It is only fitting that Australia’s oldest university should be on our State Heritage Register.
NSW Heritage Minister Gabrielle Upton has today announced the University’s Camperdown campus, associated residential colleges and neighbouring Victoria Park have been approved to be listed on the State Heritage Register.
In making the announcement Minister Upton said, “It is only fitting that Australia’s oldest university should be on our State Heritage Register.”
“This is a time to celebrate, to reflect on the history and the culture of this unique cultural landscape, and to preserve and protect the heritage values of the University of Sydney, University College and Victoria Park for years to come.”
Places in New South Wales are heritage listed when the Heritage Minister deems them important enough to save and protect for future generations.
A formal listing means it is a place revealing the story of Australia’s past and ensures it is safeguarded and enriches the future.
The University, often recognised as one of the world's most beautiful campuses, and its surrounds will join other registered heritage including the Queen Victoria Building, Sydney Town Hall, the Sydney Opera House and the Sydney Harbour Bridge.
“This announcement demonstrates our commitment as curators and caretakers of some of Sydney’s most historic buildings,” said Vice-Chancellor and Principal Dr Michael Spence.
We recognise we sit on the land of the Cadigal people of the Eora nation and we are immensely proud to be custodians of this site that we share with the people of NSW.
“Many people who have made significant contributions to our society have either studied, taught or undertaken research here and many more will continue to do so long into the future,” said Dr Spence.
As part of the listing, a number of the University’s most well-known buildings have been marked as having ‘exceptional’ significance to the state, including the Quadrangle, the Old Teacher’s College, the Holme Building, the Anderson Stuart Building and the JD Stewart Building.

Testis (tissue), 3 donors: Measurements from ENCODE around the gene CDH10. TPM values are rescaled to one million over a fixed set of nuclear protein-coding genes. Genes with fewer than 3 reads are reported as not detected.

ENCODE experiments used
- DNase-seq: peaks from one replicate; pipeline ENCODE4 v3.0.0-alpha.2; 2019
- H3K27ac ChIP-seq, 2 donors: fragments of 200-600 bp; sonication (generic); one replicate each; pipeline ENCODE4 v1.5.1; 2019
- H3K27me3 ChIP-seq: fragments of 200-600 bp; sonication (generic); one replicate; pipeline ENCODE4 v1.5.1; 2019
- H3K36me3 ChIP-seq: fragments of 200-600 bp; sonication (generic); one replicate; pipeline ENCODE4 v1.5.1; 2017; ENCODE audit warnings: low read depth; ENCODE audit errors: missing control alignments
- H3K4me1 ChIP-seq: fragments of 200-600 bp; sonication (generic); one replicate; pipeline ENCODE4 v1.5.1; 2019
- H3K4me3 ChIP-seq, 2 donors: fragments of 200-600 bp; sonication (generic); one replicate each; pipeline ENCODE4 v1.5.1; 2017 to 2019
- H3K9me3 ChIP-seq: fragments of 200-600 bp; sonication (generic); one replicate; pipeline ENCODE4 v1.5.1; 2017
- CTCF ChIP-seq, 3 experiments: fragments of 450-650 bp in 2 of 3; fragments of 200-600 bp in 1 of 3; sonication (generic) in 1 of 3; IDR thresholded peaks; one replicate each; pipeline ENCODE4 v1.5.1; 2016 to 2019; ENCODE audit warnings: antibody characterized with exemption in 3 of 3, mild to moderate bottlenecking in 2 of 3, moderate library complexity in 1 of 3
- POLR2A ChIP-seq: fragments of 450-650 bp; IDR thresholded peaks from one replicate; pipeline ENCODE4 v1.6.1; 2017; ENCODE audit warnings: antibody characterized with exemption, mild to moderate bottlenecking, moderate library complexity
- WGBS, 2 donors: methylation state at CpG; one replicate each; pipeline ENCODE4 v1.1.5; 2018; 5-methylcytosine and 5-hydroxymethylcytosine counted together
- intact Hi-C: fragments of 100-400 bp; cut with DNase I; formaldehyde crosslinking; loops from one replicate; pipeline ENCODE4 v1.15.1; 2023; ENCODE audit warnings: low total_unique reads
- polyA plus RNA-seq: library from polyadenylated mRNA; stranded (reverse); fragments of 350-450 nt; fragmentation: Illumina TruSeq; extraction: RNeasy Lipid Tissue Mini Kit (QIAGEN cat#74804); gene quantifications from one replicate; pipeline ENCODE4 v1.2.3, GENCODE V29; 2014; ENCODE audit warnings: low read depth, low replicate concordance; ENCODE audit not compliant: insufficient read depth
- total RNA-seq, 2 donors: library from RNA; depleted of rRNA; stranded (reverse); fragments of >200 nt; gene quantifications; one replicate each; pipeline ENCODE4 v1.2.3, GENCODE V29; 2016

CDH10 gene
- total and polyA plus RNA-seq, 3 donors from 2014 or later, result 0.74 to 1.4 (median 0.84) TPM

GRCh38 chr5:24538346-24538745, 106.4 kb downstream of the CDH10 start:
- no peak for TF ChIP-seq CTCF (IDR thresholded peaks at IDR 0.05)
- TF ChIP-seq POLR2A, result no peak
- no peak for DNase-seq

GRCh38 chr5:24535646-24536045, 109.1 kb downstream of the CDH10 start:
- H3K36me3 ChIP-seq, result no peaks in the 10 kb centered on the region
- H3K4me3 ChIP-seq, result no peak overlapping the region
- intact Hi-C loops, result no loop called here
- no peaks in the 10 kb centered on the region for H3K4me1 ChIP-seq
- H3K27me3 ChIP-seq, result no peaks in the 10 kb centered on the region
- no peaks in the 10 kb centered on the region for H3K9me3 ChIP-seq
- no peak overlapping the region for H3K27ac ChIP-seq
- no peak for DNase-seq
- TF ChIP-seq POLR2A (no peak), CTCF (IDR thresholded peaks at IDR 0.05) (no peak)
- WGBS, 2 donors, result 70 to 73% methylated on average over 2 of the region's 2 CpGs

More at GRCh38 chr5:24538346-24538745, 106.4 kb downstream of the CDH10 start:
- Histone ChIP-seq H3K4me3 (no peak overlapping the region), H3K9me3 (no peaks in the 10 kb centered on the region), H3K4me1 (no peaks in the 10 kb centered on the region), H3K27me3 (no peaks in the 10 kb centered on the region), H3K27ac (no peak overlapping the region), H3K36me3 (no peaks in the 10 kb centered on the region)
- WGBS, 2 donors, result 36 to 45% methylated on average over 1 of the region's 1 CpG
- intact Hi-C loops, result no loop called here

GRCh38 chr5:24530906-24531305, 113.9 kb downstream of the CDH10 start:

“The Main Quadrangle Building, the Anderson Stuart Building and the Gate Lodges comprise what is arguably the most important group of Gothic and Tudor Revival style architecture in New South Wales and potentially Australia,” said Ian Kelly, the University of Sydney’s Heritage Consultant.
“Throughout history a number of architects have influenced the site, from Edmund Blacket in the 1850s, Professor Leslie Wilkinson in the 1920s and the Government Architect’s Office in 1960s, just to name a few.
“In particular, Blacket’s location of the Great Hall and the eastern side of the Quadrangle, built between 1854 and 1862, utilised the existing landscape to provide a dramatic presentation of the University on approach from the city, a setting that still remains to this day.”
The listing also recognises the University’s associated residential colleges, including the Women’s College, the first university college for women in Australia, which was individually listed on the State Heritage Register in 2005.
The site on which the Camperdown campus sits, along with the university colleges and Victoria Park, has long been tied to Aboriginal Australians, with the people of the Cadigal and Wangal groups living in the area and using the rich landscape, including a spring that drained to Blackwattle Bay.
In 1790, part of the ‘Kanguroo Ground’ near the present-day junction of Parramatta and City Roads was set aside as reserves for Crown, church and school purposes and used for pasturage of stock.
The University of Sydney was established in 1850 by William Charles Wentworth as Australia’s first university, with the ideal that children of any standing could earn a university education.
The structure of the University as a non-denominational, non-residential institution – with the residential colleges to be established around the main buildings by the four religious denominations of the day – represented a uniquely Australian approach to university design.
The first University buildings to be constructed formed the basis of what is now the Quadrangle, designed by Edmund Blacket between 1855 and 1862
The Quadrangle was not fully completed for over 100 years, when the Western towers and cloisters were built in 1963.